Grady Tate was born in Durham, North Carolina on January 14, 1932. He began singing at age 4 and taught himself drumming at age 5. His early performances were at church and social events. He graduated from North Carolina Central University with a degree in English Literature and Drama and a minor in Psychology. He later taught English and Speech in Washington D.C. Pursuing an acting career, he moved to New York. At age 27, he became the full-time drummer for organist Wild Bill Davis. Later Dr. Tate joined Quincy Jones' All-Star Big Band and by the mid-sixties, Dr. Tate was one of the busiest studio drummers in New York City. His natural talent as a vocalist was recognized when the legendary Peggy Lee heard him sing and introduced him as a part of her show. A dedicated educator and mentor to young singers and musicians, Dr. Tate has been on the Howard University faculty since 1989. He's played with Quincy Jones, Jimmy Smith, Tony Bennett, Stan Getz, Ella Fitzgerald, Aretha Franklin, Lena Horne, Sarah Vaughn, Lionel Hampton, Pearl Bailey, Peggy Lee, Michel Legrand, Lalo Schifrin, Andre Previn and many more. He was also the drummer on Johnny Carson's Tonight Show for six years.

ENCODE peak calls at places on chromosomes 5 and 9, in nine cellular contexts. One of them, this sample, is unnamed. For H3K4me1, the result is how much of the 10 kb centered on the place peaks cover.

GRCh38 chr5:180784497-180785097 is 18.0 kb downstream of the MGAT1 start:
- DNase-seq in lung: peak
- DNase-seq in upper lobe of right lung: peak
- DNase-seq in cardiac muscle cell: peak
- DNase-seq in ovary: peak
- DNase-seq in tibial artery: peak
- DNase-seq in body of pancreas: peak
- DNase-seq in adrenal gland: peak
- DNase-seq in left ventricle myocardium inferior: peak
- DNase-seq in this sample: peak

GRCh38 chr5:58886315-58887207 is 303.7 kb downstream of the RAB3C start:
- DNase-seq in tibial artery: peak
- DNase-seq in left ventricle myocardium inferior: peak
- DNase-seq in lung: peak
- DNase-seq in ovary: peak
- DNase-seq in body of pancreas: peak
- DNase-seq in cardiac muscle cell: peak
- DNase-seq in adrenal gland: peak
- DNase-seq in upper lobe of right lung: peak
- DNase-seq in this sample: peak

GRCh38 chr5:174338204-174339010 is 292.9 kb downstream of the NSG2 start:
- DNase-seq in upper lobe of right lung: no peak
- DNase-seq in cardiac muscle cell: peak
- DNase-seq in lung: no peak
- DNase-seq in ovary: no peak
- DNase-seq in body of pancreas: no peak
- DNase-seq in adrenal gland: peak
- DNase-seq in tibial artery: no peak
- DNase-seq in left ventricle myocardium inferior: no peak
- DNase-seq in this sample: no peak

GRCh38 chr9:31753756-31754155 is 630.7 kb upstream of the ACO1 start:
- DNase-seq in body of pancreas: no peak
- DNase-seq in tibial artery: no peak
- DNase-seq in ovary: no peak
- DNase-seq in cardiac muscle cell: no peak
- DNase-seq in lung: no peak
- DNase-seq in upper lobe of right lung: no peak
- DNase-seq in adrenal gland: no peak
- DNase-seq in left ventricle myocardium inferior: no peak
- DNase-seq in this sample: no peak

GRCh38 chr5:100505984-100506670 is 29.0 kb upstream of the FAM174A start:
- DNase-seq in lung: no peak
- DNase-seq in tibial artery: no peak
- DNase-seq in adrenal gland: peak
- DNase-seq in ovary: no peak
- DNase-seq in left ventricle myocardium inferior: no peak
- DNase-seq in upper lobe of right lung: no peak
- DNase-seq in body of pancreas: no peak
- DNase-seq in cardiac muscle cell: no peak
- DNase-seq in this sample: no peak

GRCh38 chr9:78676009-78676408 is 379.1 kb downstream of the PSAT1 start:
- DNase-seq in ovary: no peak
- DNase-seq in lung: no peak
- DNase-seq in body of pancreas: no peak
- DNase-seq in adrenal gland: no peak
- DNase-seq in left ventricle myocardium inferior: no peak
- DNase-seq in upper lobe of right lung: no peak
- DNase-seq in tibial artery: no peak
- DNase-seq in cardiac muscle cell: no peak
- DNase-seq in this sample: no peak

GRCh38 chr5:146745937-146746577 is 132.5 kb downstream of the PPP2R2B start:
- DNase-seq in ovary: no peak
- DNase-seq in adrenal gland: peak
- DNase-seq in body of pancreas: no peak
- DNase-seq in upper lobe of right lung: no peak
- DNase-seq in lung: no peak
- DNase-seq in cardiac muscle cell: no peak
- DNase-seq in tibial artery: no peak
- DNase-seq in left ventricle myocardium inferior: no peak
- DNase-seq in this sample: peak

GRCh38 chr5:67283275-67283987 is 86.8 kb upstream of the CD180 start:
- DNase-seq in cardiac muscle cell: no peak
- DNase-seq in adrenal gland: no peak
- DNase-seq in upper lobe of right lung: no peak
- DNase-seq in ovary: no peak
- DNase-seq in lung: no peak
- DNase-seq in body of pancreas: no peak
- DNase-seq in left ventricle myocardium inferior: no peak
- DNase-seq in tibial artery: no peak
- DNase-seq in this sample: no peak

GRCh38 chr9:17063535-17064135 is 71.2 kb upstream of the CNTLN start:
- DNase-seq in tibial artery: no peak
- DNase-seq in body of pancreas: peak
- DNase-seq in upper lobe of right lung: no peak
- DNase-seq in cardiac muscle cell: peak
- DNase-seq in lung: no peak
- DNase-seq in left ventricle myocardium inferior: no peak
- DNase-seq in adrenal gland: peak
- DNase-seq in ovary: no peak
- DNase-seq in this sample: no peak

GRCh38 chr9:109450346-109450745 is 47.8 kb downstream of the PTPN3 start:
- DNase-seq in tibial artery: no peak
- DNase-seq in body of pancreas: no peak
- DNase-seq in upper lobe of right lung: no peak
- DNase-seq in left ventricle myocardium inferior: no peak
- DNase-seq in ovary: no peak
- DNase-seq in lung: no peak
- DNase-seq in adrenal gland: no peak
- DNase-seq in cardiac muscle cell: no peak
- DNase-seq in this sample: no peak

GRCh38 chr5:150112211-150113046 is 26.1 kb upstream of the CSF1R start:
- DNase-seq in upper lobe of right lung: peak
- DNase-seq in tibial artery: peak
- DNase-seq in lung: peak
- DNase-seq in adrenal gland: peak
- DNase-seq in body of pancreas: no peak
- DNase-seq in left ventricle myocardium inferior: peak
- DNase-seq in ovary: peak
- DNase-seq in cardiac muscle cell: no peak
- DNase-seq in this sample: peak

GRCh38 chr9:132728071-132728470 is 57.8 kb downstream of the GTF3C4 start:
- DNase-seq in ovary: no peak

Dave Stryker Bio
Growing up in Omaha, Nebraska, Dave Stryker moved to New York City in 1980. After establishing himself in the city, he joined organist Jack McDuff's group from 1984-85. From 1986-1995, Mr. Stryker played with tenor saxophonist Stanley Turrentine, performing at all the major festivals, concert halls, and clubs throughout the world, as well as recording on two of Mr. Turrentine's CDs. Mr. Stryker has released 15 CDs on the SteepleChase label and his most recent CD, Big City, on Mel Bay Records, received 4 Stars and was voted one of the Best CDs of 2005 in Downbeat magazine. Mr. Stryker continues to work with saxophonist Steve Slagle in The Stryker/Slagle Band, and as a featured artist throughout the world. He has appeared on more than 40 CDs as a sideman.



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Stanley Turrentine Bio